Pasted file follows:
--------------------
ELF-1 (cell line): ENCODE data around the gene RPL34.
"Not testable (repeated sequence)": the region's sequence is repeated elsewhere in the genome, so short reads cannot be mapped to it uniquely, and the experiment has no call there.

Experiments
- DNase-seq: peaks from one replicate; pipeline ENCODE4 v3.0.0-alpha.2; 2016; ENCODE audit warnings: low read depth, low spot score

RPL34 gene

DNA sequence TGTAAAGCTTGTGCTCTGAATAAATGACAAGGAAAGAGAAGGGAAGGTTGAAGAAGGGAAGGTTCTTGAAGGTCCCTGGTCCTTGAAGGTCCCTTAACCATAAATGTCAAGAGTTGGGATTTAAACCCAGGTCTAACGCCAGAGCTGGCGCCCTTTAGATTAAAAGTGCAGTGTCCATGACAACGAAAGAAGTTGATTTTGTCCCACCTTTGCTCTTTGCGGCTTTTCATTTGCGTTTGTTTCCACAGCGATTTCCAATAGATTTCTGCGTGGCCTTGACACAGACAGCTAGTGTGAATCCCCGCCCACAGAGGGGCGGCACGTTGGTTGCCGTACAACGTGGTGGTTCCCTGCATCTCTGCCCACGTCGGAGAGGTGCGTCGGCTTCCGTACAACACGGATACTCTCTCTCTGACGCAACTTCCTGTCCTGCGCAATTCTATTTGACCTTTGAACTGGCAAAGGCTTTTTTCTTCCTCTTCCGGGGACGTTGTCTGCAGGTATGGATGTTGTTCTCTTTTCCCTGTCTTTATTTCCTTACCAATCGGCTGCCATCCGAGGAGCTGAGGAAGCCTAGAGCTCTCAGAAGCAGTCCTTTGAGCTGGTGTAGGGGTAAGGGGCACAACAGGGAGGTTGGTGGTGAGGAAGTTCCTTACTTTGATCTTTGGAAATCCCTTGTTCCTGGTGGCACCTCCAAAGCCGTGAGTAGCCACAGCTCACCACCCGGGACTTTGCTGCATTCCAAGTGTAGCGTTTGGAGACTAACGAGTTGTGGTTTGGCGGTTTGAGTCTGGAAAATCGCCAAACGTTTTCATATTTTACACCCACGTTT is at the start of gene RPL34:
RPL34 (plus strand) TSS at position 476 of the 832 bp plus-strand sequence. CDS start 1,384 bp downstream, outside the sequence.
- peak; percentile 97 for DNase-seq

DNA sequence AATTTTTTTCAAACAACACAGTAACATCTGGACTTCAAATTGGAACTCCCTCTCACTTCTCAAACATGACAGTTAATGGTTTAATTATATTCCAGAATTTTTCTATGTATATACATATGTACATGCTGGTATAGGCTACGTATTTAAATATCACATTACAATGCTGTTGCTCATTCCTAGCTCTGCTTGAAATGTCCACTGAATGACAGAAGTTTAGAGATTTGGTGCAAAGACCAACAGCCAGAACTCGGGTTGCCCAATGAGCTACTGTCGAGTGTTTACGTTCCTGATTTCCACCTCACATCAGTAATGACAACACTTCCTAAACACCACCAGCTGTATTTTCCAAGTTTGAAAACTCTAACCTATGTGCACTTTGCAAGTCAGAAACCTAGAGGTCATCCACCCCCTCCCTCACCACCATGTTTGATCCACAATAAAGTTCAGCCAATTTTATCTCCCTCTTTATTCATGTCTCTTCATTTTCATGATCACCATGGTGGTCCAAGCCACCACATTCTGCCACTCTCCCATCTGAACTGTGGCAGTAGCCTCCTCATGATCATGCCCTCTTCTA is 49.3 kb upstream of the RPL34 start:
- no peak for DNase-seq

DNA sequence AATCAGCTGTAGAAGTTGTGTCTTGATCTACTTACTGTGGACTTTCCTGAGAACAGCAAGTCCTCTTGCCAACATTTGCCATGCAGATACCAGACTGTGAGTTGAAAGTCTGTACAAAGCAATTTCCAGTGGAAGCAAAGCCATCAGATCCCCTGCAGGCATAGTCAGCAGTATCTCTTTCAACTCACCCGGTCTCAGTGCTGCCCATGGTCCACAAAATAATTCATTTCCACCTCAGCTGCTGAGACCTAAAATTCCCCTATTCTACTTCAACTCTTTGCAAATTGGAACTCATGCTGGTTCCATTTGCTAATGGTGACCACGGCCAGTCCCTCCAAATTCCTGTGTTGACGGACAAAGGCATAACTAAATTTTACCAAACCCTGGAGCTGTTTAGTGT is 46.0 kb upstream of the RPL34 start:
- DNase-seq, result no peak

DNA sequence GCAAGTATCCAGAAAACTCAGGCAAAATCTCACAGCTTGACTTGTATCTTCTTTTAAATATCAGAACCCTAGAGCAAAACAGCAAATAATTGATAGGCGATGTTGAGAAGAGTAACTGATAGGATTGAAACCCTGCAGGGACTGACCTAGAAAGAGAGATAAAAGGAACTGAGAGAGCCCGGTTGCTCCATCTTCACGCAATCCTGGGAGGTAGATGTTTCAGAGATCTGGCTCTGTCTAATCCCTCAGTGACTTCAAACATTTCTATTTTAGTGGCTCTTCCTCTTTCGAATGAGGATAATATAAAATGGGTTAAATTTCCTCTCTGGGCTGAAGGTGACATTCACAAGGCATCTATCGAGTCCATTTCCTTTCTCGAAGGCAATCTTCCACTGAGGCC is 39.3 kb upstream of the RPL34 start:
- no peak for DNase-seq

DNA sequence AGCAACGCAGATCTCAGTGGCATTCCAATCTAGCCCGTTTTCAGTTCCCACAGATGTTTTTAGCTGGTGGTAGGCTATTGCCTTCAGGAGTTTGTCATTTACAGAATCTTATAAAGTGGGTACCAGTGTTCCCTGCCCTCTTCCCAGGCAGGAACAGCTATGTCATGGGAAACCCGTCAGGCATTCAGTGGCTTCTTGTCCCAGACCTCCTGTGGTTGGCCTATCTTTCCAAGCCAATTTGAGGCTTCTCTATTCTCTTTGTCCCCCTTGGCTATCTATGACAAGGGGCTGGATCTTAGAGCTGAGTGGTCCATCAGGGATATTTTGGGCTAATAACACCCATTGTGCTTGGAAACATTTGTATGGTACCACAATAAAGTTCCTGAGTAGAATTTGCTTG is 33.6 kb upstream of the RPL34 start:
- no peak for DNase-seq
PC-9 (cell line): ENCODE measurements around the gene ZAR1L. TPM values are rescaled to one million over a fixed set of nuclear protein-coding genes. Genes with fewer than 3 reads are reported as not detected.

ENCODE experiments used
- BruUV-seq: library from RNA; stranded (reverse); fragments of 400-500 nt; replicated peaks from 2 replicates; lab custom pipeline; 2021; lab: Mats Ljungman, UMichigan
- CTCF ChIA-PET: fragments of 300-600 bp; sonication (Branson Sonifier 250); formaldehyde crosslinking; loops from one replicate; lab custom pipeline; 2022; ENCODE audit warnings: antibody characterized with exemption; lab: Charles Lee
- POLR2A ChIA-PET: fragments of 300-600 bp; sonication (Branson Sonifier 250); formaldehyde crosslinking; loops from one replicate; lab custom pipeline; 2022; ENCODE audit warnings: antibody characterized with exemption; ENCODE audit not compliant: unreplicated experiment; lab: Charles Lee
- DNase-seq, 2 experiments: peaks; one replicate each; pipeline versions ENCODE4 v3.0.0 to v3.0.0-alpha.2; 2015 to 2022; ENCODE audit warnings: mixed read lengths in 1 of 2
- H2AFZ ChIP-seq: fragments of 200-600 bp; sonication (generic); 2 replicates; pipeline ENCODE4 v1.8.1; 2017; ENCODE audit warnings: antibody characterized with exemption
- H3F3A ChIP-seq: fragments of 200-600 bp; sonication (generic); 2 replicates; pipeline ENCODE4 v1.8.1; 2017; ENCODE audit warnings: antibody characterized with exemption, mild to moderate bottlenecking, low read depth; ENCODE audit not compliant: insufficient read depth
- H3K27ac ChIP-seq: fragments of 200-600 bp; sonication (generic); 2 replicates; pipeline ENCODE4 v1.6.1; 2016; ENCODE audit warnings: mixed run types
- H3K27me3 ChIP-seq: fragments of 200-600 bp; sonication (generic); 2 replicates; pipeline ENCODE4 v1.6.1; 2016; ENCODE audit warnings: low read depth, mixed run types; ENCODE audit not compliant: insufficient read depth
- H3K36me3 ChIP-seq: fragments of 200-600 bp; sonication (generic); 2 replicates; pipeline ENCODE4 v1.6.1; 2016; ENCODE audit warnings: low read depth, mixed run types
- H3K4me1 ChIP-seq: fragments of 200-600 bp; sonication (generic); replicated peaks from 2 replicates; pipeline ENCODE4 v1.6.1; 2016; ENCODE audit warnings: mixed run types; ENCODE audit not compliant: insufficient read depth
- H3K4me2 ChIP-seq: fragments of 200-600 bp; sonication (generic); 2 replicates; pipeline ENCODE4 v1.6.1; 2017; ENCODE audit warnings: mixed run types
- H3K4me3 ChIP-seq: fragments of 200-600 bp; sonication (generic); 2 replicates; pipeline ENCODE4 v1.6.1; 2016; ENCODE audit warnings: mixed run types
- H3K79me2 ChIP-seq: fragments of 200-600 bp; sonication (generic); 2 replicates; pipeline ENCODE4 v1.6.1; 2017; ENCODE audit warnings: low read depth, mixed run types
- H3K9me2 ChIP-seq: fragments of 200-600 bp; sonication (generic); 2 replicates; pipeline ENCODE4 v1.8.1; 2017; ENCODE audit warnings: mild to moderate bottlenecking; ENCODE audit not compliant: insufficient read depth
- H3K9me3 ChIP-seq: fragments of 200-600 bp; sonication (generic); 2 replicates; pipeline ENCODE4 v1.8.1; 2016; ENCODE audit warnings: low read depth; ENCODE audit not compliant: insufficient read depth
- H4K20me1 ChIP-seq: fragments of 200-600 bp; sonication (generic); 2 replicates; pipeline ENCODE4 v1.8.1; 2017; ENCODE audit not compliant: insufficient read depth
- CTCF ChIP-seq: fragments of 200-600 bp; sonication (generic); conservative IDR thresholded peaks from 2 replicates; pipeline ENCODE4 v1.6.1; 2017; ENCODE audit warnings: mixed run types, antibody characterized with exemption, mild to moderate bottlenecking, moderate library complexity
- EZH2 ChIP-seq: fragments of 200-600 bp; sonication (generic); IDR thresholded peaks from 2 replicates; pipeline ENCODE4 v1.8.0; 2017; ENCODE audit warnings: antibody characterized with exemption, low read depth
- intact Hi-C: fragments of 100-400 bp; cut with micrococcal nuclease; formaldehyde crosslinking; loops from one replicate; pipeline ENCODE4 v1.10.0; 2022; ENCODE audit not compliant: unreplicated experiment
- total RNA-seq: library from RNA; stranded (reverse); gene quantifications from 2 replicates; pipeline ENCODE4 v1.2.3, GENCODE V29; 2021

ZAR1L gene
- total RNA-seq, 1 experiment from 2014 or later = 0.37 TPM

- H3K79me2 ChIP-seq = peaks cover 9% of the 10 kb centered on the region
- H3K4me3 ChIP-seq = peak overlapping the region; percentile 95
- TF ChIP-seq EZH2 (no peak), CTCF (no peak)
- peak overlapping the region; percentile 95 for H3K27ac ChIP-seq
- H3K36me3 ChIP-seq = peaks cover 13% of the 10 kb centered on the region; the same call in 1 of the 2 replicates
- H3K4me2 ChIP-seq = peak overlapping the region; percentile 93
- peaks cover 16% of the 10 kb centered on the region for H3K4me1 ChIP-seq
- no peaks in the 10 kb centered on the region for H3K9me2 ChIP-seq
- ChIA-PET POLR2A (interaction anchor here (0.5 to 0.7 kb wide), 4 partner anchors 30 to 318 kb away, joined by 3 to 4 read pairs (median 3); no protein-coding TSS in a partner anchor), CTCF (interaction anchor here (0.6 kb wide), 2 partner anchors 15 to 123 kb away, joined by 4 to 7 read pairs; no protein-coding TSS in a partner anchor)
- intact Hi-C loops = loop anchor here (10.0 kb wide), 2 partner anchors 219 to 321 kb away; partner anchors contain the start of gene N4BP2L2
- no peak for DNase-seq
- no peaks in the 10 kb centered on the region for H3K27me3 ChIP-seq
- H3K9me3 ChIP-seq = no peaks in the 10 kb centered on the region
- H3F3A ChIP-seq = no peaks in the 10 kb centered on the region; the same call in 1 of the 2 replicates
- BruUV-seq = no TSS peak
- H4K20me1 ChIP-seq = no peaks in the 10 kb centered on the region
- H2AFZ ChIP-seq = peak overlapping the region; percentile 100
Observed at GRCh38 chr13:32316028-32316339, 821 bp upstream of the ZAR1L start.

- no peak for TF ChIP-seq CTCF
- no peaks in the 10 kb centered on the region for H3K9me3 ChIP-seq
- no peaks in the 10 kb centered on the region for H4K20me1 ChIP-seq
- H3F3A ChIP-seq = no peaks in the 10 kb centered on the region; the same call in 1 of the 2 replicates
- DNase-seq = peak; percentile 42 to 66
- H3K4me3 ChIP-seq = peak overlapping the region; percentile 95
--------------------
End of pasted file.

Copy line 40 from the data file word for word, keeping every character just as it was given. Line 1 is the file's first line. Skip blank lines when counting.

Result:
- total RNA-seq, 1 experiment from 2014 or later = 0.37 TPM